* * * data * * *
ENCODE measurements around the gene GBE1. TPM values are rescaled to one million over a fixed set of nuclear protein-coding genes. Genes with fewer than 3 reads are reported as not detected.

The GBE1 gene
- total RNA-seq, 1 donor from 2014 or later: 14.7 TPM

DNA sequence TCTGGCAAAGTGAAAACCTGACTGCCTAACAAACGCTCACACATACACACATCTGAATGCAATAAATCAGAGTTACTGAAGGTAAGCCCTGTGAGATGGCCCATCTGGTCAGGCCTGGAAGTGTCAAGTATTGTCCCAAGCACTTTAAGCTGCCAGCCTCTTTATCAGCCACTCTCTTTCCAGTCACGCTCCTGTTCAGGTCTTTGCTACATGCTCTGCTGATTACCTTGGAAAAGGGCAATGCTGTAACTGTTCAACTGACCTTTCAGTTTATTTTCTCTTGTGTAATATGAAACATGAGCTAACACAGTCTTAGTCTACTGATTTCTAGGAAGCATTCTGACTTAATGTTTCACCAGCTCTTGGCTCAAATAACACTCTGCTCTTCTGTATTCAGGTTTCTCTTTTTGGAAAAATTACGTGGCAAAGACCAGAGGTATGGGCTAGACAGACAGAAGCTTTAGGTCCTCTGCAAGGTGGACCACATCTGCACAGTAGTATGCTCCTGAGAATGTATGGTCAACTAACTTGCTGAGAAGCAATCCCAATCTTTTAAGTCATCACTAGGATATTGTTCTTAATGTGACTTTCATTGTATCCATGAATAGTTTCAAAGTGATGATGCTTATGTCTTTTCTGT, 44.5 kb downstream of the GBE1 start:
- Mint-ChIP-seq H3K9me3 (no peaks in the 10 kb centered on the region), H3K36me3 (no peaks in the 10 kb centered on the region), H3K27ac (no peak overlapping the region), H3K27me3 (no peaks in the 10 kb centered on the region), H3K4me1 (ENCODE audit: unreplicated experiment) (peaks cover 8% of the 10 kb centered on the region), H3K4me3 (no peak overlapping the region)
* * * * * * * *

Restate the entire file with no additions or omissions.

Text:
ENCODE measurements around the gene GBE1. TPM values are rescaled to one million over a fixed set of nuclear protein-coding genes. Genes with fewer than 3 reads are reported as not detected.

The GBE1 gene
- total RNA-seq, 1 donor from 2014 or later: 14.7 TPM

DNA sequence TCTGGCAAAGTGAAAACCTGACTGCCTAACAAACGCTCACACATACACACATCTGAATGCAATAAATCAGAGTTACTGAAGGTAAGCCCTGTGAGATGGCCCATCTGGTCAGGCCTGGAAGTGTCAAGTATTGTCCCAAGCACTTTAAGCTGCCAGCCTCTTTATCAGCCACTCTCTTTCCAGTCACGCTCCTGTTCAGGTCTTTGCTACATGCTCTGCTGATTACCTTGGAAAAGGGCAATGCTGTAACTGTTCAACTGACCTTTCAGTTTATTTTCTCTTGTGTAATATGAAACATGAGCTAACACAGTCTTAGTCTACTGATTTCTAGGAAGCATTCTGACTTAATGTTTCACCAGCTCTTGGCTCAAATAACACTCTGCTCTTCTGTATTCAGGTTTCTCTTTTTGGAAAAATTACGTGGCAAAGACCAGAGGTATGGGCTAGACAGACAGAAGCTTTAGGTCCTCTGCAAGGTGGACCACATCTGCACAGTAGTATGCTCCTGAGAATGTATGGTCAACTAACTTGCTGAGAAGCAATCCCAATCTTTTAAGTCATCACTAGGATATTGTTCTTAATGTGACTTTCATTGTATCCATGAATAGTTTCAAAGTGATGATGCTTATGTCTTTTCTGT, 44.5 kb downstream of the GBE1 start:
- Mint-ChIP-seq H3K9me3 (no peaks in the 10 kb centered on the region), H3K36me3 (no peaks in the 10 kb centered on the region), H3K27ac (no peak overlapping the region), H3K27me3 (no peaks in the 10 kb centered on the region), H3K4me1 (ENCODE audit: unreplicated experiment) (peaks cover 8% of the 10 kb centered on the region), H3K4me3 (no peak overlapping the region)